Little, Brown Company
At 784 pages, Donna Tartt‘s “The Goldfinch” is a hefty chunk of book, the kind that’s hard to tote around and read during off times, impossible to lazily prop up on the beach and difficult to casually read on the bus or the train or the whatever. It is, however, extremely rewarding for any reader who plunges past the first hundred or so pages and keeps on going through a sprawling story that zips between emotions and times and places with crisp regularity.
Tartt’s book has been the talk of the book world for months now, bolstered by its Pulitzer Prize win and a steady spot on the New York Times bestseller list (it has also garnered some major detractors along the way, as Vanity Fair reminded us earlier this summer), but its length and skipping narrative may have scared some potential readers off. So how about a movie version then? Entertainment Weekly reports that Warner Bros. has now picked up the film rights to the book, so you better start reading now, lest you be left behind when this thing goes cinematic. Still on the fence? Well, let’s talk about it.
Yes, 784 pages is a lot. It’s a lot for anyone (even myself, who loves reading and has always been a relatively quick reader). The first few pages of the novel aren’t exactly zippy — it presents to us a young Theo Decker, a thirteen-year-old boy living in Manhattan with his beloved mother in the days after his no-good father has finally left the pair, mainly because he’s, well, no-good (and also an abusive alcoholic). Theo’s bond with his mother has always been strong, and Tartt works to lull her readers into a false sense of passably happy domesticity, even with all the bad stuff happening just on the fringes of things. The book really gets going when Theo and his mother (an art buff) pop by the Metropolitan Museum of Art to look at some of their favorite paintings (including the eponymous “Goldfinch” — a real work of art) before having a meeting at Theo’s school about his bad behavior.
You’re bored, right? It’s okay, because soon everything slams together, with Tartt introducing a pair of characters who will soon play a major part in Theo’s life and tossing a terrorist bombing into the mix. That’s right, a bomb, one that kills Theo’s mom and decimates part of the Met and gives Theo an opportunity to do something wild — steal “The Goldfinch.”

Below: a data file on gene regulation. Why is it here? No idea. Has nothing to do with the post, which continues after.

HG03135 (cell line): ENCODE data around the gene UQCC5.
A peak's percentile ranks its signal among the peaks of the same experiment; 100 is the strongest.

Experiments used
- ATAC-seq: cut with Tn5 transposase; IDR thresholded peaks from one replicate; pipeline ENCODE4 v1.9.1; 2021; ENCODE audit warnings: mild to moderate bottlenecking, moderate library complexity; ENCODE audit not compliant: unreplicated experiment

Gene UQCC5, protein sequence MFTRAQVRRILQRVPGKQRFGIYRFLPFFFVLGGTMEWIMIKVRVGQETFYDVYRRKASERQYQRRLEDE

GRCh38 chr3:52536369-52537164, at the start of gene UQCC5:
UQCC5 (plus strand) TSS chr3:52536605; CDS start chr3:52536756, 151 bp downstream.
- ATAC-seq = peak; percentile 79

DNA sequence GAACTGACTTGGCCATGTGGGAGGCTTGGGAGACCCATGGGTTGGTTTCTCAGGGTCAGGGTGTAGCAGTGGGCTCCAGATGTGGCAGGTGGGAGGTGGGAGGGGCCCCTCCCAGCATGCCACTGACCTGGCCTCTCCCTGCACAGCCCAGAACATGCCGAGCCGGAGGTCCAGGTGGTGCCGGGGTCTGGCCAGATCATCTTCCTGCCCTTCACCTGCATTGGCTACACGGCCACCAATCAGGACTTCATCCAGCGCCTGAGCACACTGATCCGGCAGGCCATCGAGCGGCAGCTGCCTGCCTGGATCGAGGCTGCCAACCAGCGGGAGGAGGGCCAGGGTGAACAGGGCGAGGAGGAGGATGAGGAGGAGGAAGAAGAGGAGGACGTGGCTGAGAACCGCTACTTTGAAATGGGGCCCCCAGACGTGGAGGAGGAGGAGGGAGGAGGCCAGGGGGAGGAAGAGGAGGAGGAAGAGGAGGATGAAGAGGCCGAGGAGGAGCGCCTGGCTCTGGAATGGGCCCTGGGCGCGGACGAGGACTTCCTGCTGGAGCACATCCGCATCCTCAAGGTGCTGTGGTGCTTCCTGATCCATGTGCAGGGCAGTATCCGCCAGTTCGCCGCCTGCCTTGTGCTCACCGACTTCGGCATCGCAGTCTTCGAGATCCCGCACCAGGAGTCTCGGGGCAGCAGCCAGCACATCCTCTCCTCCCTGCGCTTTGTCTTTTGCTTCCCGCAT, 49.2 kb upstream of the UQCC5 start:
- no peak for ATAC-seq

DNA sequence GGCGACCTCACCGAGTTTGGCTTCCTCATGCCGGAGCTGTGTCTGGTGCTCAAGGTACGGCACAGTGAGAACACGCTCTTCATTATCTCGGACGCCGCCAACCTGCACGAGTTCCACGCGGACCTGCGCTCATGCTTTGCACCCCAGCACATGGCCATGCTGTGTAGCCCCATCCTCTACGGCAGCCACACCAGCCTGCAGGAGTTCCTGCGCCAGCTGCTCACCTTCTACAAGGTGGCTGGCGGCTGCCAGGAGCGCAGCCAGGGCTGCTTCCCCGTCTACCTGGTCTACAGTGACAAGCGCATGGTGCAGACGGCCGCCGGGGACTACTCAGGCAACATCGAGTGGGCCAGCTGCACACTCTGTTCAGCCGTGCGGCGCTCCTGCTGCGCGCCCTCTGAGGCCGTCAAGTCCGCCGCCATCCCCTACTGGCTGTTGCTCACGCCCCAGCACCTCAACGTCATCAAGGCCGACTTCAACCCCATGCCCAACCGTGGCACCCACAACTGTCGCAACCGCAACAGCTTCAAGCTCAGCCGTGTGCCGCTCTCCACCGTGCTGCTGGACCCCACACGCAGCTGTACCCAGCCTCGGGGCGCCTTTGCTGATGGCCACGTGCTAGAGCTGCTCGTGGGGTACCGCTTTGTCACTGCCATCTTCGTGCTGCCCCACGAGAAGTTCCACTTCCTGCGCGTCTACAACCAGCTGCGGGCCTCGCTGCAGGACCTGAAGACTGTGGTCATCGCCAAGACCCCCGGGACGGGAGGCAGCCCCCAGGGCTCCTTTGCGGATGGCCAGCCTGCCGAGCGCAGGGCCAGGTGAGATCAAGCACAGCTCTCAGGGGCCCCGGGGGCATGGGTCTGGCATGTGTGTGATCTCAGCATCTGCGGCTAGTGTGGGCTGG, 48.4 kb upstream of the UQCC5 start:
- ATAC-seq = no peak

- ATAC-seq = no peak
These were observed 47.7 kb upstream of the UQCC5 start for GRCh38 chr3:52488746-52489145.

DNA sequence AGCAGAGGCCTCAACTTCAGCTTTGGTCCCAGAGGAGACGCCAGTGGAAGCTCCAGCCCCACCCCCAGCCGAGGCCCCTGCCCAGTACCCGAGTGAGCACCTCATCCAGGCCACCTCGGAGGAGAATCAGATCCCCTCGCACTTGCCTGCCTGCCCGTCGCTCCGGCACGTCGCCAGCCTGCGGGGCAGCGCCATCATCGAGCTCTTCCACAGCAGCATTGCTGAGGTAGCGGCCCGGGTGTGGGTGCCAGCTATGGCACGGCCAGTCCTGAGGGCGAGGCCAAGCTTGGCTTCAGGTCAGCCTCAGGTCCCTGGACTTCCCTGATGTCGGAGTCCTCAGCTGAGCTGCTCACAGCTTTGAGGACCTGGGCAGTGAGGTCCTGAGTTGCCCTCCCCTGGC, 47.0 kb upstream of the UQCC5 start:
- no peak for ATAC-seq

The rest of the book (read: the majority of the book) skips forward in time to track Theo’s life after the attack. It’s not great, but Tartt applies a level of care and detail to the various parts of his life that’s admirable and engaging. Theo tries to live in New York with friends, Theo gets sent to Las Vegas to live with his dirtbag dad, Theo comes back to New York as an adult, Theo goes to Amesterdam to recover the painting. Along the way, Theo slips deeper and deeper into criminality and deviance, and even the love of some good friends and the specter of the painting can’t save him. But “The Goldfinch” isn’t a book about drugs or crime or bad decisions, it’s a full-bodied thing that, for lack of a better word, just spans a life. (And, it has to be noted, Tartt’s take on Theo’s teen years in the burnt-out suburbs of Las Vegas are the most true-to-life portrayal of such an experience I’ve ever read as someone who lived in Las Vegas for her own teen years.)
“The Goldfinch” may not leap immediately off the page, but when it gets going, this thing really gets going. Advising that material is cut down to make it suitable for cinematic consumption isn’t normally the sort of thing that book lovers go for, but in this case, it’s what’s going to make The Goldfinch the movie a winner. It’s going to make something that’s kind of hard to consume on its own — or, at least, challenging to consume — easier to take down. And then everyone can just read the book, too.
The film will offer a nice range of characters for a large cast to play: Theo’s mom, Theo’s dad, Theo at age thirteen and then in his twenties, the entire Barbour family (also in younger years and then aged up), Theo’s beloved Pippa at age thirteen and then in her twenties, Theo’s best pal Boris as a teen slacker and then in his twenties, Welty who almost saved Theo, and Hobie who did save him. There’s room here for some young teen stars to break through with meaty roles that don’t involve vampires or archery skills, but also parts for twentysomethings, fortysomethings, sixtysomethings and right on up. The book’s pedigree also means that we can expect a solid cast to line up for the feature.
“The Goldfinch” is also a cross-genre affair, with something that should appeal to everyone. Really — it’s got family drama, teen angst, a big romance, thrilling intrigue, a brainy bent towards art and a fast-paced crime-laced subplot to tie it all up. You’d be hard-pressed to walk away from “The Goldfinch” without finding at least one thing that appeals to you.
If that can all be crammed into a film — and, fingers crossed that this things snags top tier talent behind and in front of the camera — Tartt’s novel will reach an even wider audience, perhaps making everyone feel a little less afraid of a book that’s nearly 800 pages. They’re worth it.